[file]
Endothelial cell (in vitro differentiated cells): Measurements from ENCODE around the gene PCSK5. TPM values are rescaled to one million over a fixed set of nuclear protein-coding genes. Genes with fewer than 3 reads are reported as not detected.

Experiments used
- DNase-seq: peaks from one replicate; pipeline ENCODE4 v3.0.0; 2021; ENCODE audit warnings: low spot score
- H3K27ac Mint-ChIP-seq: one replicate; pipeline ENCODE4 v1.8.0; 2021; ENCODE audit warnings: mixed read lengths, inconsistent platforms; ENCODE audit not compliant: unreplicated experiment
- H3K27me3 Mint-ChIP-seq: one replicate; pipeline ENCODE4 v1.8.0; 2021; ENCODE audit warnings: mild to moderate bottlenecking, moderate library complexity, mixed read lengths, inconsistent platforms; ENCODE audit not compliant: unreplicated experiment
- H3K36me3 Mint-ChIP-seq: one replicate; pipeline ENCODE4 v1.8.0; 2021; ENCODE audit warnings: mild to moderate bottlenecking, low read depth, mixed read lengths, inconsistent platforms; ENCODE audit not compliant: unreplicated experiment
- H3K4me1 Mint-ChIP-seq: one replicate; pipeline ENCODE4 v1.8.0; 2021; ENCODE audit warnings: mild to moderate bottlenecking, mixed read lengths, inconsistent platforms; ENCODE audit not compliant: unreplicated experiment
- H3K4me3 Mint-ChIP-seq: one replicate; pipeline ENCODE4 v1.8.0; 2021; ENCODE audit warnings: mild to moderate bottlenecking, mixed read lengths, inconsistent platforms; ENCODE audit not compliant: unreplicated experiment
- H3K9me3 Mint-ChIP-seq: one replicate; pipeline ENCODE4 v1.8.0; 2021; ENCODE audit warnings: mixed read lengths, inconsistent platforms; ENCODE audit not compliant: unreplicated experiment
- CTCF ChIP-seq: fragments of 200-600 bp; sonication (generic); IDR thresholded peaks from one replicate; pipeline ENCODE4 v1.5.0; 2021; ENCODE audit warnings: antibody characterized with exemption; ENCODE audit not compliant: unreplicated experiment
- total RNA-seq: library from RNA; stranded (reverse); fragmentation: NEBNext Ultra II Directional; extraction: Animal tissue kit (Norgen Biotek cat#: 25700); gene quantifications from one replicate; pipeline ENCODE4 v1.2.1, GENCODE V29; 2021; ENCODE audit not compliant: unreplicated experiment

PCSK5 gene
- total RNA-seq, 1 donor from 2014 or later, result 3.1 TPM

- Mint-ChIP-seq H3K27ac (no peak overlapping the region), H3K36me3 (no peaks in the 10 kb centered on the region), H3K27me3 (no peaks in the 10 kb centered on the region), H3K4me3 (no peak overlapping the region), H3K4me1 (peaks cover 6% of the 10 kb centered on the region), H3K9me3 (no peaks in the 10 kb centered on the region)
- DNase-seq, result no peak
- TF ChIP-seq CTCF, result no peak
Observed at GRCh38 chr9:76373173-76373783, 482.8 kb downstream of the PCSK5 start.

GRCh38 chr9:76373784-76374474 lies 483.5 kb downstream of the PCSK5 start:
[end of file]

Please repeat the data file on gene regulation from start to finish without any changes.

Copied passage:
Endothelial cell (in vitro differentiated cells): Measurements from ENCODE around the gene PCSK5. TPM values are rescaled to one million over a fixed set of nuclear protein-coding genes. Genes with fewer than 3 reads are reported as not detected.

Experiments used
- DNase-seq: peaks from one replicate; pipeline ENCODE4 v3.0.0; 2021; ENCODE audit warnings: low spot score
- H3K27ac Mint-ChIP-seq: one replicate; pipeline ENCODE4 v1.8.0; 2021; ENCODE audit warnings: mixed read lengths, inconsistent platforms; ENCODE audit not compliant: unreplicated experiment
- H3K27me3 Mint-ChIP-seq: one replicate; pipeline ENCODE4 v1.8.0; 2021; ENCODE audit warnings: mild to moderate bottlenecking, moderate library complexity, mixed read lengths, inconsistent platforms; ENCODE audit not compliant: unreplicated experiment
- H3K36me3 Mint-ChIP-seq: one replicate; pipeline ENCODE4 v1.8.0; 2021; ENCODE audit warnings: mild to moderate bottlenecking, low read depth, mixed read lengths, inconsistent platforms; ENCODE audit not compliant: unreplicated experiment
- H3K4me1 Mint-ChIP-seq: one replicate; pipeline ENCODE4 v1.8.0; 2021; ENCODE audit warnings: mild to moderate bottlenecking, mixed read lengths, inconsistent platforms; ENCODE audit not compliant: unreplicated experiment
- H3K4me3 Mint-ChIP-seq: one replicate; pipeline ENCODE4 v1.8.0; 2021; ENCODE audit warnings: mild to moderate bottlenecking, mixed read lengths, inconsistent platforms; ENCODE audit not compliant: unreplicated experiment
- H3K9me3 Mint-ChIP-seq: one replicate; pipeline ENCODE4 v1.8.0; 2021; ENCODE audit warnings: mixed read lengths, inconsistent platforms; ENCODE audit not compliant: unreplicated experiment
- CTCF ChIP-seq: fragments of 200-600 bp; sonication (generic); IDR thresholded peaks from one replicate; pipeline ENCODE4 v1.5.0; 2021; ENCODE audit warnings: antibody characterized with exemption; ENCODE audit not compliant: unreplicated experiment
- total RNA-seq: library from RNA; stranded (reverse); fragmentation: NEBNext Ultra II Directional; extraction: Animal tissue kit (Norgen Biotek cat#: 25700); gene quantifications from one replicate; pipeline ENCODE4 v1.2.1, GENCODE V29; 2021; ENCODE audit not compliant: unreplicated experiment

PCSK5 gene
- total RNA-seq, 1 donor from 2014 or later, result 3.1 TPM

- Mint-ChIP-seq H3K27ac (no peak overlapping the region), H3K36me3 (no peaks in the 10 kb centered on the region), H3K27me3 (no peaks in the 10 kb centered on the region), H3K4me3 (no peak overlapping the region), H3K4me1 (peaks cover 6% of the 10 kb centered on the region), H3K9me3 (no peaks in the 10 kb centered on the region)
- DNase-seq, result no peak
- TF ChIP-seq CTCF, result no peak
Observed at GRCh38 chr9:76373173-76373783, 482.8 kb downstream of the PCSK5 start.

GRCh38 chr9:76373784-76374474 lies 483.5 kb downstream of the PCSK5 start: